Commercially processed feed represents the majority of fish feed for both ornamental and farmed fish. Many people choose to use processed fish feed because the quality of commercial fish feed has improved immensely in the decades since the start of fish farming, and the costs remain less than specialized fish feed.

Commercial Processed Fish Feed

These feeds do have species-specific feeds available. However, to ensure your fish get all the required nutritional value, you have to look at the nutrient table or ingredients on the container. You then have to compare the values of the protein, vitamins, minerals, and other nutrients that your fish need with the amount in these feeds and then compensate for any low nutrients with supplements as needed. For example, you might need to add a fiber supplement to the feed as processed food does not have enough fiber.

The added benefit of using commercially processed fish feeds is that it has preservatives that allow you to buy in bulk, and you won’t have to worry about the feed going rancid before you can use it. It will also last longer than flaked food and powdered food.

You can put your fish feed in airtight containers in a dark place to avoid contaminants from entering the feed for added protection. The airtight container will also help the feed keep its flavor, and the nutrients as fish food could become stale quicker the longer it is left open.

Pelleted Fish Feed

When you buy a specialized fish feed from a fish feed manufacturer, you will get thee types of pelleted food; floating pellets, mid-level floating pellets, and sinking pellets. The kind you will choose depends on where the fish you have live.

Pelleted Fish Feed

The floating pellets are suited for the fish who feed at the surface level, the mid-level feed is for the fish that don’t like to go up to the water’s surface to feed, and the sinking feed is best suited for the bottom feeders. Pelleted food also decomposes slower, so the fish has more time to eat the food before it disintegrates and has to be removed.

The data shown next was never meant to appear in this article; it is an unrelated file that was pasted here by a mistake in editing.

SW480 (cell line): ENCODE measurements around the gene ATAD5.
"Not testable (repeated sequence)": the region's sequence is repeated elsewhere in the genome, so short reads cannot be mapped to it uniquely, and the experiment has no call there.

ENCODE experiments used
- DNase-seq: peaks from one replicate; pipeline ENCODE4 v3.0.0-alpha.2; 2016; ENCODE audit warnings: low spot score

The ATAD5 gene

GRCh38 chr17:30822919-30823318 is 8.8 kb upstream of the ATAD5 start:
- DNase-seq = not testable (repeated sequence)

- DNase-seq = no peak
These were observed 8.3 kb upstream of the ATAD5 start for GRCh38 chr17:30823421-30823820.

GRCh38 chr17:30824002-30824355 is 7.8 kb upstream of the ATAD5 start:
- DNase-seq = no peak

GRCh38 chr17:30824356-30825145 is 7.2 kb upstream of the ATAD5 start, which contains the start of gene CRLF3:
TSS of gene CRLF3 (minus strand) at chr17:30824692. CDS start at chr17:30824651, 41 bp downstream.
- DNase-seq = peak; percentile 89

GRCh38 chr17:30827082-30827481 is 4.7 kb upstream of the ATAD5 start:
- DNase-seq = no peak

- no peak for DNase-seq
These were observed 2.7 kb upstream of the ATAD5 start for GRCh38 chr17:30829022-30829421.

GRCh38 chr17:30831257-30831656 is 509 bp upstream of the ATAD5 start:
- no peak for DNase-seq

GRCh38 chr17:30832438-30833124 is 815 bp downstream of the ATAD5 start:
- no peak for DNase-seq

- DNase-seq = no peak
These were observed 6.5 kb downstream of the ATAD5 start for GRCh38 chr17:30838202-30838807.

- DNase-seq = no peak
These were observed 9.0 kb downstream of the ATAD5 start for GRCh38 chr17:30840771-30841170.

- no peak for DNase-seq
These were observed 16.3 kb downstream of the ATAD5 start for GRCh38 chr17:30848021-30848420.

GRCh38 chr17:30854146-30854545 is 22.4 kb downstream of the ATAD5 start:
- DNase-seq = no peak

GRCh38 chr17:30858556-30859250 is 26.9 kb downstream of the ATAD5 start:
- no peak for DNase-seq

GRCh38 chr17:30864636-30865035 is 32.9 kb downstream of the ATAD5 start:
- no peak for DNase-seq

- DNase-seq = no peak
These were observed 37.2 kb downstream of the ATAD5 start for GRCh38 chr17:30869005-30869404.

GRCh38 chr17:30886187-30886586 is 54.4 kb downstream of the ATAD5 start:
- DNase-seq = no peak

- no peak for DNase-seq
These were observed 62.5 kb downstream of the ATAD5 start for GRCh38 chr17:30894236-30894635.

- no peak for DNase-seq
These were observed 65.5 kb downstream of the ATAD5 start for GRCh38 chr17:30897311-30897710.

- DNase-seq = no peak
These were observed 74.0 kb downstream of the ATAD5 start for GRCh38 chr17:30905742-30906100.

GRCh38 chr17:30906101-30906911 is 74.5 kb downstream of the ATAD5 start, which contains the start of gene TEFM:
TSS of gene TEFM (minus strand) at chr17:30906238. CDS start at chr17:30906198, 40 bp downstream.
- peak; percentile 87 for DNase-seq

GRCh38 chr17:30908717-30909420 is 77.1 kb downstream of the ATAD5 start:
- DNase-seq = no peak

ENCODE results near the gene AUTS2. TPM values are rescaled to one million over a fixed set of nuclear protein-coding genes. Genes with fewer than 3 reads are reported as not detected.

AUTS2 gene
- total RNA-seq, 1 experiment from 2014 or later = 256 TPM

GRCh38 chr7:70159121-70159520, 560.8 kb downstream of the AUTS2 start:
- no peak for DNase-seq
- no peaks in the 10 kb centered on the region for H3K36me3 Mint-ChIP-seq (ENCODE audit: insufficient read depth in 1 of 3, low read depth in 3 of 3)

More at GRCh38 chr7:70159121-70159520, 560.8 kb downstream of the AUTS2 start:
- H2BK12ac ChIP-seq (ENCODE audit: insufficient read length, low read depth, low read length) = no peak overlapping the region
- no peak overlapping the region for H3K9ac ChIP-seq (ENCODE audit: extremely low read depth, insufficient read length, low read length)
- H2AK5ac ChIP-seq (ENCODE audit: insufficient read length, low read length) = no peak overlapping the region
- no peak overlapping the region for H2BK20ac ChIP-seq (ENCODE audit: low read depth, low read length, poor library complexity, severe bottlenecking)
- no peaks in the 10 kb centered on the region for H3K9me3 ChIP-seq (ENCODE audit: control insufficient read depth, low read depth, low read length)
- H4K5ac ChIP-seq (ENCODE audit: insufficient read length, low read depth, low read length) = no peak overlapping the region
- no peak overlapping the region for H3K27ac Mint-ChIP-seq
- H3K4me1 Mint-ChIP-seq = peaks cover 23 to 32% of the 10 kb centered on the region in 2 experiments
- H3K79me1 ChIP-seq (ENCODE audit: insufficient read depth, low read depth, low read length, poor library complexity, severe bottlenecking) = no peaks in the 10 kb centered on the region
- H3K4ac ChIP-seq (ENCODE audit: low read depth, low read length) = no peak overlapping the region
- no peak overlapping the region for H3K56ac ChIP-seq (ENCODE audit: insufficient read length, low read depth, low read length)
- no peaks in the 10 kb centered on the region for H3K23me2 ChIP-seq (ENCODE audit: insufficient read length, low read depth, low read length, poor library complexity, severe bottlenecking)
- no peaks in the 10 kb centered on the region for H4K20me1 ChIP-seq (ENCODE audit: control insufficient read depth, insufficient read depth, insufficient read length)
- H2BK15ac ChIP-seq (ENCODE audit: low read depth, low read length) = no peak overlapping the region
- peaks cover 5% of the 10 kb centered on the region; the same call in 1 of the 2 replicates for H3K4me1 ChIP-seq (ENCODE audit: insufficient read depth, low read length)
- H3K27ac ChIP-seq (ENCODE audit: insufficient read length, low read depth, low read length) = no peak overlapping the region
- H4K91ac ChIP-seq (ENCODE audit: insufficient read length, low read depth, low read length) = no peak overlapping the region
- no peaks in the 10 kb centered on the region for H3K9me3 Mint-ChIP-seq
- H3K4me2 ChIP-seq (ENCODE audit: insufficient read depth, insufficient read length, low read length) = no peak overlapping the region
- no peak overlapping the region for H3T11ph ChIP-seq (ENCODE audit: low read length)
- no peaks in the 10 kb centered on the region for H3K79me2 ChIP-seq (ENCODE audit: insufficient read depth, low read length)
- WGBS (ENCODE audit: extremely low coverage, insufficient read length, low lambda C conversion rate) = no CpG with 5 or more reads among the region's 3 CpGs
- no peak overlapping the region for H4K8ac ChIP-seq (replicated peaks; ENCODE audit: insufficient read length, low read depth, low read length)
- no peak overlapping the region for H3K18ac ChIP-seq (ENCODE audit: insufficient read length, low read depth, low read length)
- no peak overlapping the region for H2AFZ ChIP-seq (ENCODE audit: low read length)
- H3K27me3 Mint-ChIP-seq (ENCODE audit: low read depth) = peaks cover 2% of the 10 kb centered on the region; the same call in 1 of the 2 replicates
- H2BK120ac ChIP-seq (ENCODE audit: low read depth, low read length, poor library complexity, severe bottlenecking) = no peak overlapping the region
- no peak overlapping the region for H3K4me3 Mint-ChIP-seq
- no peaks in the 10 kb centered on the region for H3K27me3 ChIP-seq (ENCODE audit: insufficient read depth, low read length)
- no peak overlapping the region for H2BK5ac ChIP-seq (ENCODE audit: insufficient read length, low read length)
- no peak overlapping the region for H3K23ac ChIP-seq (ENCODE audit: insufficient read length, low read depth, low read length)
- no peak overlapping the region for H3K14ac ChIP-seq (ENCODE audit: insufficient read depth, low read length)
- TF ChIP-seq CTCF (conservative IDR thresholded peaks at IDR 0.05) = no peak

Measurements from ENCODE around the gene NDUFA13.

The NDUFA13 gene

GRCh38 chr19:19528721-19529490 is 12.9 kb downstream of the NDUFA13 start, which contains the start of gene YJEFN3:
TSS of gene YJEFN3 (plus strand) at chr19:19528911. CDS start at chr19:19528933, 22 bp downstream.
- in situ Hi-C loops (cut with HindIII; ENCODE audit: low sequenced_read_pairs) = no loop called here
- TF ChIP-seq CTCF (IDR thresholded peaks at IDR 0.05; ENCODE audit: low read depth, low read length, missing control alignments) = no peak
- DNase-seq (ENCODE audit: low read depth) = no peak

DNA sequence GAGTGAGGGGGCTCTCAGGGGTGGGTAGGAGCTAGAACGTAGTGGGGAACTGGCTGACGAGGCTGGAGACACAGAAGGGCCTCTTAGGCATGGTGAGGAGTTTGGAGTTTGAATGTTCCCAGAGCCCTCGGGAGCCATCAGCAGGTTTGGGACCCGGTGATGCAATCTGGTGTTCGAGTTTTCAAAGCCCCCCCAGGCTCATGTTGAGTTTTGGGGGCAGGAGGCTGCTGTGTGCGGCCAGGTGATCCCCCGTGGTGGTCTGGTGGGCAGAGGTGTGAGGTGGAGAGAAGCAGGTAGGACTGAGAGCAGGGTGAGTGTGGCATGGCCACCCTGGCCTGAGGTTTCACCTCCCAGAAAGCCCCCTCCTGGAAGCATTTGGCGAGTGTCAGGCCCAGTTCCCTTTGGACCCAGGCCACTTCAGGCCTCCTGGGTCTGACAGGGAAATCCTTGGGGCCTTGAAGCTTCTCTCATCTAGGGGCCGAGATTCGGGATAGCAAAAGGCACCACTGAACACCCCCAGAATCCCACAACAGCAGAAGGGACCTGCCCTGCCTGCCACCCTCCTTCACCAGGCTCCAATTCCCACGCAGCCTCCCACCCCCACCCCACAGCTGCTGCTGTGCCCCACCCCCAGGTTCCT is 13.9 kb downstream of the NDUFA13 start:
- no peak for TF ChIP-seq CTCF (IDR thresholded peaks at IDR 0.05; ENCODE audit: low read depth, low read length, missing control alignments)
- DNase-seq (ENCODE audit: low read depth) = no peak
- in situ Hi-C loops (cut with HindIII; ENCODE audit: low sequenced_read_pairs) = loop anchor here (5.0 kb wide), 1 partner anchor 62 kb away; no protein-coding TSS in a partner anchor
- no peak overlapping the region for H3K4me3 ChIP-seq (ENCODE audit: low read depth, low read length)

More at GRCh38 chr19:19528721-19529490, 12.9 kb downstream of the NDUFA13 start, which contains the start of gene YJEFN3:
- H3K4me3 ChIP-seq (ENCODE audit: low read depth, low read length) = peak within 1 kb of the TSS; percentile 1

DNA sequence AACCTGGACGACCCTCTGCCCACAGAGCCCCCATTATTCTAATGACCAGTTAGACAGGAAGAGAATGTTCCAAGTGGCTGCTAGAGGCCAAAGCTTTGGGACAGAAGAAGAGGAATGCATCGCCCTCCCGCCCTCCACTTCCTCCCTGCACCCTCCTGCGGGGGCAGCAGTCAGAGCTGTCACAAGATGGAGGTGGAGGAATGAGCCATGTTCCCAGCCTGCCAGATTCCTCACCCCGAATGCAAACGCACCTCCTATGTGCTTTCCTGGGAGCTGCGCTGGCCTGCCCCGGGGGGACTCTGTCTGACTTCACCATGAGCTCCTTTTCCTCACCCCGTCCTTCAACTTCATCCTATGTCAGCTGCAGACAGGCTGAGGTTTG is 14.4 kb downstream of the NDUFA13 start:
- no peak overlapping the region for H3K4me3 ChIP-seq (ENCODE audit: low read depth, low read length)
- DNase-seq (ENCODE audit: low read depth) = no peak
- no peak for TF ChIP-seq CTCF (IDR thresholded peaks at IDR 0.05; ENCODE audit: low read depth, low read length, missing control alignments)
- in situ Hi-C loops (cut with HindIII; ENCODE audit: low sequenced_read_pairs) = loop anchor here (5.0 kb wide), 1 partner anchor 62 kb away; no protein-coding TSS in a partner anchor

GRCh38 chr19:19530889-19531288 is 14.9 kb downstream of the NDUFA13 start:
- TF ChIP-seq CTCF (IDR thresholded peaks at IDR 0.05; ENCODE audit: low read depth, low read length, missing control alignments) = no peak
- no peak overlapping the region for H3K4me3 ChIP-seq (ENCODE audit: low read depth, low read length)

A few examples of fish that feed on floating pellets are silver Hatchet fish, glass catfish, and butterflyfish. A few examples of mid-level feeders are Angelfish, The Tiger Barb, Pearl Gourami, and Guppies. Finally, a few examples of bottom feeders are catfish, shrimp, tilapia, and carp.

Flaked Food

Flaked Fish Food

Flaked Fish Food

Flaked food is a popular choice of feed but is best suited for aquarium fish but not best for farmed fish. Flakes float on the top of the water and slowly sink, giving most fish a chance to eat food before it gets to the bottom.

Powdered Food

Powdered food is usually fed to juvenile fish as it is easy to digest. You can throw the powder directly onto the water or mix it with water and then pour it into the pond. However, the feed can easily pollute the water. That means you need to be careful not to overfeed the fish and remove the excess as soon as your fish are fed.

Freeze Dried Fish Food

Freeze-dried fish food is an excellent source of all the vitamins and minerals that your fish need. They are formulated to give all the nutrients your fish will need, including enough fiber. They are more expensive, but you might consider using freeze-dried food if you want the best food for your fish.

Frozen Fish Food

Frozen food has most of the nutrients your carnivorous fish need; they also contain fewer pathogens that might make your fish sick. In addition, frozen food is much less expensive than some other foods.

The Age Of Your Fish

The age of your fish will also determine the kind of feed and the amount of feed they need. During the growing phase, fish will eat different food from fully grown fish. Grown fish also have different nutritional needs than younger fish.


When you are buying feed for your fish farm, there are certain considerations that you need to make to give your fish the best possible feed to keep them strong and healthy. The age, the species of fish, the kind of feed, and where your fish live will all play a significant role when choosing the best possible feed for your fish farm.